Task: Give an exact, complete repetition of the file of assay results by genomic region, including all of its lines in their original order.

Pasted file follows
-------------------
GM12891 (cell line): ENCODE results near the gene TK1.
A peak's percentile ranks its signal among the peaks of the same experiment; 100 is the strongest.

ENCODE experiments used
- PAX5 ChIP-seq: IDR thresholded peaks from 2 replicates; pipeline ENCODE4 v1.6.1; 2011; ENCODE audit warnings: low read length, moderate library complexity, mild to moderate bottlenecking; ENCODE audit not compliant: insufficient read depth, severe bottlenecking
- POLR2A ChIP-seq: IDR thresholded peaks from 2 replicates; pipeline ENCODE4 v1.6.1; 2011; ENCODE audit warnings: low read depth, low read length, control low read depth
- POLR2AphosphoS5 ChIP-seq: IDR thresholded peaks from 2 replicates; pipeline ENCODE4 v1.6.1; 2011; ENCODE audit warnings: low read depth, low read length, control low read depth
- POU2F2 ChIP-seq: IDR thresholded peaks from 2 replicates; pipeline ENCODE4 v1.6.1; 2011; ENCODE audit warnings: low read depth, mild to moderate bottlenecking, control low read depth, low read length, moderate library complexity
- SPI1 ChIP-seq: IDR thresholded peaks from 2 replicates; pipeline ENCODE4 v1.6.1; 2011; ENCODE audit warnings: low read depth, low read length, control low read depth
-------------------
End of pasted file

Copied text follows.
GM12891 (cell line): ENCODE results near the gene TK1.
A peak's percentile ranks its signal among the peaks of the same experiment; 100 is the strongest.

ENCODE experiments used
- PAX5 ChIP-seq: IDR thresholded peaks from 2 replicates; pipeline ENCODE4 v1.6.1; 2011; ENCODE audit warnings: low read length, moderate library complexity, mild to moderate bottlenecking; ENCODE audit not compliant: insufficient read depth, severe bottlenecking
- POLR2A ChIP-seq: IDR thresholded peaks from 2 replicates; pipeline ENCODE4 v1.6.1; 2011; ENCODE audit warnings: low read depth, low read length, control low read depth
- POLR2AphosphoS5 ChIP-seq: IDR thresholded peaks from 2 replicates; pipeline ENCODE4 v1.6.1; 2011; ENCODE audit warnings: low read depth, low read length, control low read depth
- POU2F2 ChIP-seq: IDR thresholded peaks from 2 replicates; pipeline ENCODE4 v1.6.1; 2011; ENCODE audit warnings: low read depth, mild to moderate bottlenecking, control low read depth, low read length, moderate library complexity
- SPI1 ChIP-seq: IDR thresholded peaks from 2 replicates; pipeline ENCODE4 v1.6.1; 2011; ENCODE audit warnings: low read depth, low read length, control low read depth